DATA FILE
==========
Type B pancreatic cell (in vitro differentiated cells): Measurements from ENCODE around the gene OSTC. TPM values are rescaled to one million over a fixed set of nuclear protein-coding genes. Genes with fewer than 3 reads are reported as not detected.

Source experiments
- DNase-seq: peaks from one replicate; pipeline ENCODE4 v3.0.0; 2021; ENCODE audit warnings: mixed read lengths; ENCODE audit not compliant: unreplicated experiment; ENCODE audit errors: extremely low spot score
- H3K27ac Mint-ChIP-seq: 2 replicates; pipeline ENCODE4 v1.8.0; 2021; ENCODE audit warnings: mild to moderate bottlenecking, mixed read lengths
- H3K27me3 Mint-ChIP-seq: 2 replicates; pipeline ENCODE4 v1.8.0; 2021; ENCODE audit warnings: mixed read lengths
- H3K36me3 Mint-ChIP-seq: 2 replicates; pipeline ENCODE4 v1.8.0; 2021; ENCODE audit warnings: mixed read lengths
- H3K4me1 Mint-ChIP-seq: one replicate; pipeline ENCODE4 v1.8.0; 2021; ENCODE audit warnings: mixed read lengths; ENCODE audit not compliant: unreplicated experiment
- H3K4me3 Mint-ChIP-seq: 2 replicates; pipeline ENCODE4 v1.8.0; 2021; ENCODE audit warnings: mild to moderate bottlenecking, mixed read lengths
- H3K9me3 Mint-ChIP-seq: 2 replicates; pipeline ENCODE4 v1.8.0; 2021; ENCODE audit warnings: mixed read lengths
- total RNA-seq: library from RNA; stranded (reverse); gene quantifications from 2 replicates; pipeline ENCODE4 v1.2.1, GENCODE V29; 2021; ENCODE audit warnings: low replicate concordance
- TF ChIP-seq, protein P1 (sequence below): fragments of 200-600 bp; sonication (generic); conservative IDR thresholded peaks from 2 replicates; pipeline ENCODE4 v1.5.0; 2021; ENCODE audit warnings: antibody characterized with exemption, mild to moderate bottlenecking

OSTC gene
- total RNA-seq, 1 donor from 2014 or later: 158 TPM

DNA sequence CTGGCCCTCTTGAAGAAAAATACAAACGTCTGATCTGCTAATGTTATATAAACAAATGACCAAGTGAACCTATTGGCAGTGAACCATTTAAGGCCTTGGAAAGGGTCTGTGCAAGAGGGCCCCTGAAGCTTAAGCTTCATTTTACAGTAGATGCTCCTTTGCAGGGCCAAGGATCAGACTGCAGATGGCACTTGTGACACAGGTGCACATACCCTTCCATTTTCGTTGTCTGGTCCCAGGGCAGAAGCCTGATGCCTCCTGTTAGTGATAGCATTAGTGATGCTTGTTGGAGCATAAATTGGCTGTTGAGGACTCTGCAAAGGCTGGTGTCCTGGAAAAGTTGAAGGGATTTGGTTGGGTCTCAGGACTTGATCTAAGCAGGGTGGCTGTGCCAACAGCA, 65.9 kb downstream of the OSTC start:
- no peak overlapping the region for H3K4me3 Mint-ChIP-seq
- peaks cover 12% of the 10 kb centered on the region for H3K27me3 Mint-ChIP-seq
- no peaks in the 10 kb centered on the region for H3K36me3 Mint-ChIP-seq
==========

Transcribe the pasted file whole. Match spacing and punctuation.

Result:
Type B pancreatic cell (in vitro differentiated cells): Measurements from ENCODE around the gene OSTC. TPM values are rescaled to one million over a fixed set of nuclear protein-coding genes. Genes with fewer than 3 reads are reported as not detected.

Source experiments
- DNase-seq: peaks from one replicate; pipeline ENCODE4 v3.0.0; 2021; ENCODE audit warnings: mixed read lengths; ENCODE audit not compliant: unreplicated experiment; ENCODE audit errors: extremely low spot score
- H3K27ac Mint-ChIP-seq: 2 replicates; pipeline ENCODE4 v1.8.0; 2021; ENCODE audit warnings: mild to moderate bottlenecking, mixed read lengths
- H3K27me3 Mint-ChIP-seq: 2 replicates; pipeline ENCODE4 v1.8.0; 2021; ENCODE audit warnings: mixed read lengths
- H3K36me3 Mint-ChIP-seq: 2 replicates; pipeline ENCODE4 v1.8.0; 2021; ENCODE audit warnings: mixed read lengths
- H3K4me1 Mint-ChIP-seq: one replicate; pipeline ENCODE4 v1.8.0; 2021; ENCODE audit warnings: mixed read lengths; ENCODE audit not compliant: unreplicated experiment
- H3K4me3 Mint-ChIP-seq: 2 replicates; pipeline ENCODE4 v1.8.0; 2021; ENCODE audit warnings: mild to moderate bottlenecking, mixed read lengths
- H3K9me3 Mint-ChIP-seq: 2 replicates; pipeline ENCODE4 v1.8.0; 2021; ENCODE audit warnings: mixed read lengths
- total RNA-seq: library from RNA; stranded (reverse); gene quantifications from 2 replicates; pipeline ENCODE4 v1.2.1, GENCODE V29; 2021; ENCODE audit warnings: low replicate concordance
- TF ChIP-seq, protein P1 (sequence below): fragments of 200-600 bp; sonication (generic); conservative IDR thresholded peaks from 2 replicates; pipeline ENCODE4 v1.5.0; 2021; ENCODE audit warnings: antibody characterized with exemption, mild to moderate bottlenecking

OSTC gene
- total RNA-seq, 1 donor from 2014 or later: 158 TPM

DNA sequence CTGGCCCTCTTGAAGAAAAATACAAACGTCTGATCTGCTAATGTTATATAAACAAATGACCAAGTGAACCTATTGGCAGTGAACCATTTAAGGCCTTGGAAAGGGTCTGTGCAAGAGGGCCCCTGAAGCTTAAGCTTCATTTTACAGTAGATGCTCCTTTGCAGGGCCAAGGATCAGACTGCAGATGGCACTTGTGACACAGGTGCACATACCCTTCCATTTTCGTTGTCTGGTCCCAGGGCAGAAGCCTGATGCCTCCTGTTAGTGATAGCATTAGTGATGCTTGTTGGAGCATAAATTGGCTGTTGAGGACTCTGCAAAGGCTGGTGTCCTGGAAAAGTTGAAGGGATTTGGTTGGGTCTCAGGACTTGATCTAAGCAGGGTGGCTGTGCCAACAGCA, 65.9 kb downstream of the OSTC start:
- no peak overlapping the region for H3K4me3 Mint-ChIP-seq
- peaks cover 12% of the 10 kb centered on the region for H3K27me3 Mint-ChIP-seq
- no peaks in the 10 kb centered on the region for H3K36me3 Mint-ChIP-seq